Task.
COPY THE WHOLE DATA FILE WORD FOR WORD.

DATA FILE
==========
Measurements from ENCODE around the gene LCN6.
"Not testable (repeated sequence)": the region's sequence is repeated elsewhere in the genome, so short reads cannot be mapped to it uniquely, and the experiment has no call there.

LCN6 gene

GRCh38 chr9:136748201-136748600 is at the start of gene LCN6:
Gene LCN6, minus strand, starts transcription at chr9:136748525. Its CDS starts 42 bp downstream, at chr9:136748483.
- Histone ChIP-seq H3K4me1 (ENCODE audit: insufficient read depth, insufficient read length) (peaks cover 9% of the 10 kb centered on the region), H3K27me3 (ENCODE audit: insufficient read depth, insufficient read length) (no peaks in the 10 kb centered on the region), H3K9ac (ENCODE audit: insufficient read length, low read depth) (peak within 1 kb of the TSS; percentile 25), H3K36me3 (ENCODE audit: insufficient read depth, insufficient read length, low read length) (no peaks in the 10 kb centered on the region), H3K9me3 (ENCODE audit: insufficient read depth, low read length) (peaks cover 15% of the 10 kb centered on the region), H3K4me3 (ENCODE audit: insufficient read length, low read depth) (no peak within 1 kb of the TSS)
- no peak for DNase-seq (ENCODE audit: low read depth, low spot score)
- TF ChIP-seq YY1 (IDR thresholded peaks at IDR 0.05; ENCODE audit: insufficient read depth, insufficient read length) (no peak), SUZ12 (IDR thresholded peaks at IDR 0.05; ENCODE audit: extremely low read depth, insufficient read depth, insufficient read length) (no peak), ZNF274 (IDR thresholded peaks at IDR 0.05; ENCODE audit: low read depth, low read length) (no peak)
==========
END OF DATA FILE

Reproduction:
Measurements from ENCODE around the gene LCN6.
"Not testable (repeated sequence)": the region's sequence is repeated elsewhere in the genome, so short reads cannot be mapped to it uniquely, and the experiment has no call there.

LCN6 gene

GRCh38 chr9:136748201-136748600 is at the start of gene LCN6:
Gene LCN6, minus strand, starts transcription at chr9:136748525. Its CDS starts 42 bp downstream, at chr9:136748483.
- Histone ChIP-seq H3K4me1 (ENCODE audit: insufficient read depth, insufficient read length) (peaks cover 9% of the 10 kb centered on the region), H3K27me3 (ENCODE audit: insufficient read depth, insufficient read length) (no peaks in the 10 kb centered on the region), H3K9ac (ENCODE audit: insufficient read length, low read depth) (peak within 1 kb of the TSS; percentile 25), H3K36me3 (ENCODE audit: insufficient read depth, insufficient read length, low read length) (no peaks in the 10 kb centered on the region), H3K9me3 (ENCODE audit: insufficient read depth, low read length) (peaks cover 15% of the 10 kb centered on the region), H3K4me3 (ENCODE audit: insufficient read length, low read depth) (no peak within 1 kb of the TSS)
- no peak for DNase-seq (ENCODE audit: low read depth, low spot score)
- TF ChIP-seq YY1 (IDR thresholded peaks at IDR 0.05; ENCODE audit: insufficient read depth, insufficient read length) (no peak), SUZ12 (IDR thresholded peaks at IDR 0.05; ENCODE audit: extremely low read depth, insufficient read depth, insufficient read length) (no peak), ZNF274 (IDR thresholded peaks at IDR 0.05; ENCODE audit: low read depth, low read length) (no peak)